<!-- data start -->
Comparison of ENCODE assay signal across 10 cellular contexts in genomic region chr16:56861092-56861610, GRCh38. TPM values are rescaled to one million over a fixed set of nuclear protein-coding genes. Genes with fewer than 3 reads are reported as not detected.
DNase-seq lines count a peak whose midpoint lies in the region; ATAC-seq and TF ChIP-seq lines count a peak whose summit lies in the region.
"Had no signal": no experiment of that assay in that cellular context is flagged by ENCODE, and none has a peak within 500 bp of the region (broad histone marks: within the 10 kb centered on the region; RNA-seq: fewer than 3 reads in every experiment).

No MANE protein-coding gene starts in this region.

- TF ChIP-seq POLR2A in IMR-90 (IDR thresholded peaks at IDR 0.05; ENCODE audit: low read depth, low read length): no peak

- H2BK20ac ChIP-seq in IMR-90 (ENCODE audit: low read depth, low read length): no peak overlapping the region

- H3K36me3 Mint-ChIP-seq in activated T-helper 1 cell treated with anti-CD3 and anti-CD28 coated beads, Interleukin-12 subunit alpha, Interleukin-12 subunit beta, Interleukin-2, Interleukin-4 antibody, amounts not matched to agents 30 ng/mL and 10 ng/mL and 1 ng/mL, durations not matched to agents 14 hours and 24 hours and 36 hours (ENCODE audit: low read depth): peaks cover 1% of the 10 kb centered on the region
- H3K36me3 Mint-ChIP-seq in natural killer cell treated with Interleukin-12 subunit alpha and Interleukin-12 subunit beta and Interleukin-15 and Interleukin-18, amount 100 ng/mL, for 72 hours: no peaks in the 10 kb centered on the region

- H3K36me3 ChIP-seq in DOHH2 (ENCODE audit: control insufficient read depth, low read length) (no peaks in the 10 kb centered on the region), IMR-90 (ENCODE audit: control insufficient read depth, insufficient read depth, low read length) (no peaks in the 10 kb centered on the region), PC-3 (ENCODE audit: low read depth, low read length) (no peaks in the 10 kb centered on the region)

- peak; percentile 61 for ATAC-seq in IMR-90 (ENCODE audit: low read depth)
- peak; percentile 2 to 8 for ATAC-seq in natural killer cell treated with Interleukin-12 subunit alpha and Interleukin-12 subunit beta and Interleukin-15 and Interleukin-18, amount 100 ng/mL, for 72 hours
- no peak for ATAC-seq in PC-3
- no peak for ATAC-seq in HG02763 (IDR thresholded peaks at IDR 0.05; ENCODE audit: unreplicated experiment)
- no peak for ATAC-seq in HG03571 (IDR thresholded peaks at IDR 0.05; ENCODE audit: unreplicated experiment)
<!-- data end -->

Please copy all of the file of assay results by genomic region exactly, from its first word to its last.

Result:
Comparison of ENCODE assay signal across 10 cellular contexts in genomic region chr16:56861092-56861610, GRCh38. TPM values are rescaled to one million over a fixed set of nuclear protein-coding genes. Genes with fewer than 3 reads are reported as not detected.
DNase-seq lines count a peak whose midpoint lies in the region; ATAC-seq and TF ChIP-seq lines count a peak whose summit lies in the region.
"Had no signal": no experiment of that assay in that cellular context is flagged by ENCODE, and none has a peak within 500 bp of the region (broad histone marks: within the 10 kb centered on the region; RNA-seq: fewer than 3 reads in every experiment).

No MANE protein-coding gene starts in this region.

- TF ChIP-seq POLR2A in IMR-90 (IDR thresholded peaks at IDR 0.05; ENCODE audit: low read depth, low read length): no peak

- H2BK20ac ChIP-seq in IMR-90 (ENCODE audit: low read depth, low read length): no peak overlapping the region

- H3K36me3 Mint-ChIP-seq in activated T-helper 1 cell treated with anti-CD3 and anti-CD28 coated beads, Interleukin-12 subunit alpha, Interleukin-12 subunit beta, Interleukin-2, Interleukin-4 antibody, amounts not matched to agents 30 ng/mL and 10 ng/mL and 1 ng/mL, durations not matched to agents 14 hours and 24 hours and 36 hours (ENCODE audit: low read depth): peaks cover 1% of the 10 kb centered on the region
- H3K36me3 Mint-ChIP-seq in natural killer cell treated with Interleukin-12 subunit alpha and Interleukin-12 subunit beta and Interleukin-15 and Interleukin-18, amount 100 ng/mL, for 72 hours: no peaks in the 10 kb centered on the region

- H3K36me3 ChIP-seq in DOHH2 (ENCODE audit: control insufficient read depth, low read length) (no peaks in the 10 kb centered on the region), IMR-90 (ENCODE audit: control insufficient read depth, insufficient read depth, low read length) (no peaks in the 10 kb centered on the region), PC-3 (ENCODE audit: low read depth, low read length) (no peaks in the 10 kb centered on the region)

- peak; percentile 61 for ATAC-seq in IMR-90 (ENCODE audit: low read depth)
- peak; percentile 2 to 8 for ATAC-seq in natural killer cell treated with Interleukin-12 subunit alpha and Interleukin-12 subunit beta and Interleukin-15 and Interleukin-18, amount 100 ng/mL, for 72 hours
- no peak for ATAC-seq in PC-3
- no peak for ATAC-seq in HG02763 (IDR thresholded peaks at IDR 0.05; ENCODE audit: unreplicated experiment)
- no peak for ATAC-seq in HG03571 (IDR thresholded peaks at IDR 0.05; ENCODE audit: unreplicated experiment)